Live Show

Fun Lovin' Criminals
Bristol University, UK
April 8, 1997

by Roger Holland.

from www.tweekitten.com

A hanger-on tells me that the Fun Lovin' Crims are far from huge in the US. Well, they are huge in my heart, and massive in Bristol tonight. Huey opens the show with a 15 second burst of searing rock guitar heroics... there's a brief, eternal *pause* ... and then Steve hits it. Rat-a-tat-tat on the snare with his gat...

"One Two Three, and I come with the Redneck style, cause I get paid by the mile..." Like Avis, the Fun Lovin Crims try harder. They are focused, fun and several other words that begin with F. They open with their eponymous anthem and young Bristol responds to its urgent up-and-down bluesraprockcrossover appeal with what I can only describe as punk rock hysteria. Brave souls crowd surf. The rest of us pogo and skank.

All flyaway Corleone collars and Gotti goatees, the Fun Lovin Crims are familiar and exotic. Cool and ridiculous. Precise and passionate. Subtle and in your face. They blend more musical styles than Bobby De Niro has goombahs. They rock, they hip, they groove, they hop. And they even throw in a perfect swoon-worthy cover of Louis Armstrong's Bond Theme "We Have All The Time In The World."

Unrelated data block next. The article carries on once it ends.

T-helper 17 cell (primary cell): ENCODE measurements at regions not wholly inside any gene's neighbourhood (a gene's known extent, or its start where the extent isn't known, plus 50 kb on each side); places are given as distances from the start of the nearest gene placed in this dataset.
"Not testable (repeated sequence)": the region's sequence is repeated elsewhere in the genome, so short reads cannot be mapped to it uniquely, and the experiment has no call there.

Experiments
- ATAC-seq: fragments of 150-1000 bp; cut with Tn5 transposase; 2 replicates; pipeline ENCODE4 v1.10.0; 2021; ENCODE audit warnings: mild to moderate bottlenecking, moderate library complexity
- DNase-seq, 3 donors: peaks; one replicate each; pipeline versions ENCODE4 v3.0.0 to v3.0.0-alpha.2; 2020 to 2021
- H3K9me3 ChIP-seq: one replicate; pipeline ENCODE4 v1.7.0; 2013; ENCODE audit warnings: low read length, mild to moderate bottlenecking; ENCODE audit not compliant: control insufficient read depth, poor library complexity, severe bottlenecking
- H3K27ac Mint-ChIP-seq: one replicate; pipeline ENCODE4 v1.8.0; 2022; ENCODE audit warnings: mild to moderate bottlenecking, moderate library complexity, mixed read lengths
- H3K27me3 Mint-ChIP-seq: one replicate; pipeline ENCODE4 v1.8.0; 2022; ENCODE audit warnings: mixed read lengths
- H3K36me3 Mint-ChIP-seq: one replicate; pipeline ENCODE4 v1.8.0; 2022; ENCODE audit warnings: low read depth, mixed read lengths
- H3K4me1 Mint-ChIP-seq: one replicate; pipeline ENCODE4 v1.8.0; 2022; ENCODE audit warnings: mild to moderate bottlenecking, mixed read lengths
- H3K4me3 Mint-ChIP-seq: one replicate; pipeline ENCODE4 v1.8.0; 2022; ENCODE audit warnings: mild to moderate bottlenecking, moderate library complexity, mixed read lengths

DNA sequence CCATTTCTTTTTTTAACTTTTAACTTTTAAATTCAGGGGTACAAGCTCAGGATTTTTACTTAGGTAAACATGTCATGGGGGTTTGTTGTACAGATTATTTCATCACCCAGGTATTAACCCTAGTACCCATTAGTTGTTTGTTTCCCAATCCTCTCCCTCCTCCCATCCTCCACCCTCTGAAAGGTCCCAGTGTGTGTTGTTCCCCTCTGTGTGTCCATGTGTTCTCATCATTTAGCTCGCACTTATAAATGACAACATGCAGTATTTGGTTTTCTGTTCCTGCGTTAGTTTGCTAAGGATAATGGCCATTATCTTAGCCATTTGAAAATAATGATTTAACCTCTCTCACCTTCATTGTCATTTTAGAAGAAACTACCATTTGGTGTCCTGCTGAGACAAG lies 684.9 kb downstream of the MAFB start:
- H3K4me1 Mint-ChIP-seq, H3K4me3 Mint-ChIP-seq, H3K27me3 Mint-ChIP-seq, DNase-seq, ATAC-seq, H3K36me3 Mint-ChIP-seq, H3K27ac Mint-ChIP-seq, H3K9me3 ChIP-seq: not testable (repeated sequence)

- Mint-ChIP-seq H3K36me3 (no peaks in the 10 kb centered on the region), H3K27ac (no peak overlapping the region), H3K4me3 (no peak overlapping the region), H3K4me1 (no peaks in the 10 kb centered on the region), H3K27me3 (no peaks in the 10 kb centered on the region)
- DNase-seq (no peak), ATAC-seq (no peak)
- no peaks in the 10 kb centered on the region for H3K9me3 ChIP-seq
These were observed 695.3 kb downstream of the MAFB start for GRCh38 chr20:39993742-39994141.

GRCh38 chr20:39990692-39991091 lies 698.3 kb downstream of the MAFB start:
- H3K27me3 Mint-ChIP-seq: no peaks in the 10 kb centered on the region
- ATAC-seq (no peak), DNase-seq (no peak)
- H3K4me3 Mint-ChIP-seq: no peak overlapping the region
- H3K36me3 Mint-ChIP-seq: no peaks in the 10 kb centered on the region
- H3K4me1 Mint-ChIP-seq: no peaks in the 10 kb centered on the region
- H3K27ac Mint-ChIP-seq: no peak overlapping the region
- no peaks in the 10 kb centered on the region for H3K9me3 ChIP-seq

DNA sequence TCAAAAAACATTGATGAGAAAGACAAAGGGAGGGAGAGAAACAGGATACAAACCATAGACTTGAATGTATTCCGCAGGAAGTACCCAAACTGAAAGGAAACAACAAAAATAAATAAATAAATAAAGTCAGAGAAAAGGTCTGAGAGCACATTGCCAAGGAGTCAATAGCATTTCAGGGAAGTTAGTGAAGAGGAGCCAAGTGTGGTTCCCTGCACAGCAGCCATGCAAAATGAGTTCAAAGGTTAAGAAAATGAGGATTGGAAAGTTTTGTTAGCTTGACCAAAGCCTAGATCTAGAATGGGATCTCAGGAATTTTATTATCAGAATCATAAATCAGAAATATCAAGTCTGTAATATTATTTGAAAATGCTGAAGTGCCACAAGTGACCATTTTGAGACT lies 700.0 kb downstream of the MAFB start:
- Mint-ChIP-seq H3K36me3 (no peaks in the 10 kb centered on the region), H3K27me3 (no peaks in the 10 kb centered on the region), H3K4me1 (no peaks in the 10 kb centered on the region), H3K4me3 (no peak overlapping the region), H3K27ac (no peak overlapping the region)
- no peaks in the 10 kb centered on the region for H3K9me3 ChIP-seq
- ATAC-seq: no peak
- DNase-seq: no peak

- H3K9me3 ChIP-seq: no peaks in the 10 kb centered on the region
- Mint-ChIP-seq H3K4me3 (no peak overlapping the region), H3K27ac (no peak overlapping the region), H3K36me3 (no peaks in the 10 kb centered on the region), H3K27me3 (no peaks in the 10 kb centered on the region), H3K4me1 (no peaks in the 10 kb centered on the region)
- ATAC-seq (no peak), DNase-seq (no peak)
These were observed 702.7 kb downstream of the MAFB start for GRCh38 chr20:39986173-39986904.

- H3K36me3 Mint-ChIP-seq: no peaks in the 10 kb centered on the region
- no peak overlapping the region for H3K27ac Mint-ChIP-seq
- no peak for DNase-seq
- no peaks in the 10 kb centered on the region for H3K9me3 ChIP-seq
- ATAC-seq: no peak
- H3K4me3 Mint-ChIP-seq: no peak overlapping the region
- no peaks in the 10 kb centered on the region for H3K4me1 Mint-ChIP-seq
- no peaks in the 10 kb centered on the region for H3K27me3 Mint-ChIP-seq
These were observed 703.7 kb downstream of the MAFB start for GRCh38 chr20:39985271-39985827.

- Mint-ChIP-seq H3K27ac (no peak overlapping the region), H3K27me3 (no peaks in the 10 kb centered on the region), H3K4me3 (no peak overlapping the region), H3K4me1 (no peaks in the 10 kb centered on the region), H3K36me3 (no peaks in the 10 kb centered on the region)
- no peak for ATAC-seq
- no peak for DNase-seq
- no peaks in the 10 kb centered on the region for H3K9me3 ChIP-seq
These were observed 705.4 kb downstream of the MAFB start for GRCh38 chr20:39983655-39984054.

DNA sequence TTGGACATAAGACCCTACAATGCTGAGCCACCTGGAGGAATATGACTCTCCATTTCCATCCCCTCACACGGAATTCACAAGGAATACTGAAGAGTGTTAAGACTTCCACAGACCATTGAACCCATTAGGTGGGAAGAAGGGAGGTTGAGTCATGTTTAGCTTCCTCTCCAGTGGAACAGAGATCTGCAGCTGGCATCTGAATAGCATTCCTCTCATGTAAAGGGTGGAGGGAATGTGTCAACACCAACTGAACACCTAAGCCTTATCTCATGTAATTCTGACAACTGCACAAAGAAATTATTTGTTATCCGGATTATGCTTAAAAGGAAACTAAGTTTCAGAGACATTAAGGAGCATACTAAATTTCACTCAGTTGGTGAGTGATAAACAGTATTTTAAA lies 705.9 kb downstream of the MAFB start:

Hero for the tour is drummer Stevo who has just been released after being arrested for making obscene phone calls to a gym from his hotel room in Leeds. Allegedly. The precise facts are unclear, the police claim he admitted the offence and was released under a caution. The band claim he was released without a stain. Whatever, he is a slightly embarrassed popular hero tonight.
Fast is the unsung musical genius of the trio. Tripping from keyboards, to bass, to trumpet and back again, he lays a rich blend of tones and colour across the FLC groove.
While Huey uses his guitar to seduce and to bully in roughly equal measures. Cooler than Pacino, meaner than De Niro, and funnier than he has any right to be, his vocals are the perfect topping to this Goodfellas pizza.
Songs such as "Scooby Snacks," "Grave And The Constant," "King Of New York" and "I Can't Get With That" are all acknowledged as classics in the UK. And tonight they are acknowledged in the classic style. The crowd go crazy wild for them.
This mean, moody mobster trio kick Bristol's butt all night long. And Bristol loves them for it. America needs to wise up to the wise guys.


Live Show

Fun Lovin' Criminals
Dublin Olympia, Ireland
March 1st-3rd, 2001

by Peter Crawley.

From www.ireland.com

Stick 'em up punks! It's the return of everyone's favourite rock hoodlums. Hot-wiring any music genre left unattended, FLC joyride through a hybrid sound of hard rock, smooth hip hop, gangsta rap and every brand of metal. Wrapped in lounge-room funk, they fitted snugly into the Olympia's frayed opulence.
Wiseguy frontman Huey Morgan strutted onstage with the widest of lazy grins and the capacity audience pogoed around as multi-instrumentalist Brian "Fast" Leiser slinked from bass to keyboards, harmonica to trumpet. New numbers Swashbucklin' In Brooklyn and The Biz saw Huey wince through obligatory wailing Santana guitar solos while FLC punctuated their trademark smooth groove with sharp doses of heavy metal.